--inc-imm16                 Include '{ret, ret far} imm16' (e.g. add to stack ptr) [default: don't include]
    -j, --jop                       Search for JOP gadgets only [default: ROP, JOP, and SYSCALL]
    -l, --max-len <LEN>             Gadgets up to LEN instrs long. If 0: all gadgets, any length [default: 5]
    -m, --partial-match             Include cross-variant partial matches [default: full matches only]
    -n, --no-color                  Don't color output [default: color output]
        --no-deref [<OPT_REG>]      Filter to gadgets that don't deref any regs or a specific reg [default: all]
    -p, --stack-pivot               Filter to gadgets that write the stack ptr [default: all]
        --param-ctrl                Filter to gadgets that control function parameters [default: all]
    -r, --rop                       Search for ROP gadgets only [default: ROP, JOP, and SYSCALL]
        --reg-ctrl [<OPT_REG>]      Filter to gadgets that control any reg or a specific reg [default: all]
        --reg-pop                   Filter to 'pop {reg} * 1+, {ret or ctrl-ed jmp/call}' gadgets [default: all]
    -s, --sys                       Search for SYSCALL gadgets only [default: ROP, JOP, and SYSCALL]
    -t, --att                       Display gadgets using AT&T syntax [default: Intel syntax]
    -V, --version                   Print version information

Build a dynamically-linked binary from source and install it locally:

cargo install xgadget --features cli-bin    # Build on host (pre-req: https://www.rust-lang.org/tools/install)

CLI Binary Releases for Linux

Commits to this repo's master branch automatically run integration tests and build a statically-linked binary for 64-bit Linux. You can download it here to try out the CLI immediately, instead of building from source. Static binaries for Windows may also be supported in the future.

Unfortunately the statically-linked binary is several times slower on an i7-9700K, likely due to the built-in memory allocator for target x86_64-unknown-linux-musl. So building a dynamically-linked binary from source with the above cargo install command is highly recommended for performance (links against your system's allocator).

Why No Chain Generation?

Tools that attempt to automate ROP/JOP chain generation require heavyweight analysis - typically symbolic execution of an intermediate representation. This works well for small binaries and CTF problems, but tends to be error-prone and difficult to scale for large, real-world programs. At present, xgadget has a different goal: enable an expert user to manually craft stable exploits by providing fast, accurate gadget discovery.

Yeah, but can it do 10 OS kernels under 10 seconds?! Repeatable Benchmark Harness

To build a Docker container and connect to it:

user@host$ git clone git@github.com:entropic-security/xgadget.git
user@host$ cd xgadget
user@host$ docker build -t xgadget_bench_container .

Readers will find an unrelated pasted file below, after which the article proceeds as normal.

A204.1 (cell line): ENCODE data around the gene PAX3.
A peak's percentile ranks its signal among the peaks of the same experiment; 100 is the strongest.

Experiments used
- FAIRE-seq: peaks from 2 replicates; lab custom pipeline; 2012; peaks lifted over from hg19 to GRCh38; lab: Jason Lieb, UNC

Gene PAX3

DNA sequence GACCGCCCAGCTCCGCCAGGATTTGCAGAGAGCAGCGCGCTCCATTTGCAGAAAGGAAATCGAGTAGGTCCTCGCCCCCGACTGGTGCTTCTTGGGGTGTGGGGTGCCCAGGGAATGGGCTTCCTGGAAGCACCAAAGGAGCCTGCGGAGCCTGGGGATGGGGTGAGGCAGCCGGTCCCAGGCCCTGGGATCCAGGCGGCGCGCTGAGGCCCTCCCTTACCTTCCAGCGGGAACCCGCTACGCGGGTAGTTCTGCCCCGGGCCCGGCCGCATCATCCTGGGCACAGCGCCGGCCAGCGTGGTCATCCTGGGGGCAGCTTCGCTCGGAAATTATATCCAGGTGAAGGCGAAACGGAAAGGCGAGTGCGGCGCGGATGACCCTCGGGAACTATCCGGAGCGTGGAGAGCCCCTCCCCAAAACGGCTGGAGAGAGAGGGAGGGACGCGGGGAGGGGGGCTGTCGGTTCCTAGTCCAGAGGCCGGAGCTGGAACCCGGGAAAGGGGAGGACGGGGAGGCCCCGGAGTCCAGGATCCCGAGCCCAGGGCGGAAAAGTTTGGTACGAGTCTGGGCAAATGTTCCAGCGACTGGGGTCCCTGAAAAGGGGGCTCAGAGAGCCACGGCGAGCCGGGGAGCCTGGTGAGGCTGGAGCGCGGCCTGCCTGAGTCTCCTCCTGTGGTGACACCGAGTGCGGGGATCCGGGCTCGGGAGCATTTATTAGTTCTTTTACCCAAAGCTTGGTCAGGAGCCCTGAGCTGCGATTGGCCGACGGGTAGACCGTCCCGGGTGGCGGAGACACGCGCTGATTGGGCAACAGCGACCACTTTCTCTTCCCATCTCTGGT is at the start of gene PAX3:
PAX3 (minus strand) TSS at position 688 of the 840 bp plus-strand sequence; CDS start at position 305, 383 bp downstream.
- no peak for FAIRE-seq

user@host$ docker run -it xgadget_bench_container

The final build step runs ./benches/bench_setup_ubuntu.sh. This script downloads and builds 10 consecutive Linux kernels (versions 5.0.1 to 5.0.10 - with x86_64_defconfig). Grab a coffee, it can take a while.

Once it's done, run cargo bench to search all 10 kernels for common gadgets (among other benchmarks):

root@container:/xgadget# cargo bench

On an i7-9700K (8C/8T, 3.6GHz base, 4.9 GHz max) machine with gcc version 8.4.0: the average runtime, to process all ten 54MB kernels simultaneously with a max gadget length of 5 instructions and full-match search for all gadget types (ROP, JOP, and syscall gadgets), is only 6.3 seconds! Including partial matches as well takes just 7.9 seconds.

Fast Exploit Similarity Score (FESS)

The --fess flag uses cross-variant gadget matching as a metric of binary similarity. It's an experiment in anti-diversification for exploitation. To view similarity scores for kernel versions 5.0.1, 5.0.5, and 5.0.10 within the container:

root@container# cd ./benches/kernels/
root@container# xgadget vmlinux-5.0.1 vmlinux-5.0.5 vmlinux-5.0.10 --fess
TARGET 0 - 'vmlinux-5.0.1': ELF-X64, 0x00000001000000 entry, 21065728/2 executable bytes/segments
TARGET 1 - 'vmlinux-5.0.5': ELF-X64, 0x00000001000000 entry, 21069824/2 executable bytes/segments
TARGET 2 - 'vmlinux-5.0.10': ELF-X64, 0x00000001000000 entry, 21069824/2 executable bytes/segments

| Gadget Type | vmlinux-5.0.1 (base) | vmlinux-5.0.5 (diff) | vmlinux-5.0.10 (diff) |
| ROP (full)  |              175,740 |       11,124 (6.33%) |           699 (0.40%) |
| ROP (part)  |                    - |      85,717 (48.77%) |       79,367 (45.16%) |
| JOP (full)  |               97,239 |        1,093 (1.12%) |           277 (0.28%) |
| JOP (part)  |                    - |      16,792 (17.27%) |       12,635 (12.99%) |
| SYS (full)  |                   81 |          20 (24.69%) |           20 (24.69%) |
| SYS (part)  |                    - |          59 (72.84%) |           58 (71.60%) |

In the output table, we see that up to 45.16% of individual ROP gadgets are portable across all three versions (counting partial matches).


This project started as an optimized solution to Chapter 8, exercise 3 of "Practical Binary Analysis" by Dennis Andreisse [6], and builds on the design outlined therein.

License and Contributing

Licensed under the MIT license. Contributions are welcome!



~367K SLoC